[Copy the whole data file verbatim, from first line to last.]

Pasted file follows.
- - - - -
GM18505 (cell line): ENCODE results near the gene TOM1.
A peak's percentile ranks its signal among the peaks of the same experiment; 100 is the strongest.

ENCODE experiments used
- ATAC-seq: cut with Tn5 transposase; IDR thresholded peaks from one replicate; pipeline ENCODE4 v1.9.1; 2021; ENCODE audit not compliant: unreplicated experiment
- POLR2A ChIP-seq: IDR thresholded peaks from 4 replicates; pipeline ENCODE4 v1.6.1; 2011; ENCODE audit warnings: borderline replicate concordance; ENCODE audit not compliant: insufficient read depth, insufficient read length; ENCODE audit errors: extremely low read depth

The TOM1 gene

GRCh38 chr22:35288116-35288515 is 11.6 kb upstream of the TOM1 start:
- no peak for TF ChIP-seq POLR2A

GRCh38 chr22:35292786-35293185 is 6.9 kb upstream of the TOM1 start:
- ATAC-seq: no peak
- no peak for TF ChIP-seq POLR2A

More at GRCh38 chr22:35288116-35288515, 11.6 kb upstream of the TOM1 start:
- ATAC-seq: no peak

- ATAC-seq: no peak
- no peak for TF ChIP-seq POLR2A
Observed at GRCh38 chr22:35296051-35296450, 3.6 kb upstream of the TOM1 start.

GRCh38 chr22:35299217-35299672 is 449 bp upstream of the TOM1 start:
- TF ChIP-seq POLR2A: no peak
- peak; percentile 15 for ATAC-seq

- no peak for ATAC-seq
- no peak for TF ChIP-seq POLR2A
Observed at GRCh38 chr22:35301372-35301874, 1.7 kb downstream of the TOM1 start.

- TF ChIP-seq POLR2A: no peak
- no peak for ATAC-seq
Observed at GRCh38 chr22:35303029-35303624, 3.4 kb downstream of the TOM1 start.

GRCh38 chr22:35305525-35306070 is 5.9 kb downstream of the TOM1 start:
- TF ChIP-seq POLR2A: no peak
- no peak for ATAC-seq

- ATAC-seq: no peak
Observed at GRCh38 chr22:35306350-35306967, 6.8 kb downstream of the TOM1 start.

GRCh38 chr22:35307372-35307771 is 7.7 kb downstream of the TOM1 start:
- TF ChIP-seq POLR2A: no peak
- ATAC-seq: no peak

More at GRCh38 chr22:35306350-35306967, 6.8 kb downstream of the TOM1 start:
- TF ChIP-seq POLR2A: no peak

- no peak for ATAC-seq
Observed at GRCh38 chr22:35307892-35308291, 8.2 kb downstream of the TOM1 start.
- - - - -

GM18505 (cell line): ENCODE results near the gene TOM1.
A peak's percentile ranks its signal among the peaks of the same experiment; 100 is the strongest.

ENCODE experiments used
- ATAC-seq: cut with Tn5 transposase; IDR thresholded peaks from one replicate; pipeline ENCODE4 v1.9.1; 2021; ENCODE audit not compliant: unreplicated experiment
- POLR2A ChIP-seq: IDR thresholded peaks from 4 replicates; pipeline ENCODE4 v1.6.1; 2011; ENCODE audit warnings: borderline replicate concordance; ENCODE audit not compliant: insufficient read depth, insufficient read length; ENCODE audit errors: extremely low read depth

The TOM1 gene

GRCh38 chr22:35288116-35288515 is 11.6 kb upstream of the TOM1 start:
- no peak for TF ChIP-seq POLR2A

GRCh38 chr22:35292786-35293185 is 6.9 kb upstream of the TOM1 start:
- ATAC-seq: no peak
- no peak for TF ChIP-seq POLR2A

More at GRCh38 chr22:35288116-35288515, 11.6 kb upstream of the TOM1 start:
- ATAC-seq: no peak

- ATAC-seq: no peak
- no peak for TF ChIP-seq POLR2A
Observed at GRCh38 chr22:35296051-35296450, 3.6 kb upstream of the TOM1 start.

GRCh38 chr22:35299217-35299672 is 449 bp upstream of the TOM1 start:
- TF ChIP-seq POLR2A: no peak
- peak; percentile 15 for ATAC-seq

- no peak for ATAC-seq
- no peak for TF ChIP-seq POLR2A
Observed at GRCh38 chr22:35301372-35301874, 1.7 kb downstream of the TOM1 start.

- TF ChIP-seq POLR2A: no peak
- no peak for ATAC-seq
Observed at GRCh38 chr22:35303029-35303624, 3.4 kb downstream of the TOM1 start.

GRCh38 chr22:35305525-35306070 is 5.9 kb downstream of the TOM1 start:
- TF ChIP-seq POLR2A: no peak
- no peak for ATAC-seq

- ATAC-seq: no peak
Observed at GRCh38 chr22:35306350-35306967, 6.8 kb downstream of the TOM1 start.

GRCh38 chr22:35307372-35307771 is 7.7 kb downstream of the TOM1 start:
- TF ChIP-seq POLR2A: no peak
- ATAC-seq: no peak

More at GRCh38 chr22:35306350-35306967, 6.8 kb downstream of the TOM1 start:
- TF ChIP-seq POLR2A: no peak

- no peak for ATAC-seq
Observed at GRCh38 chr22:35307892-35308291, 8.2 kb downstream of the TOM1 start.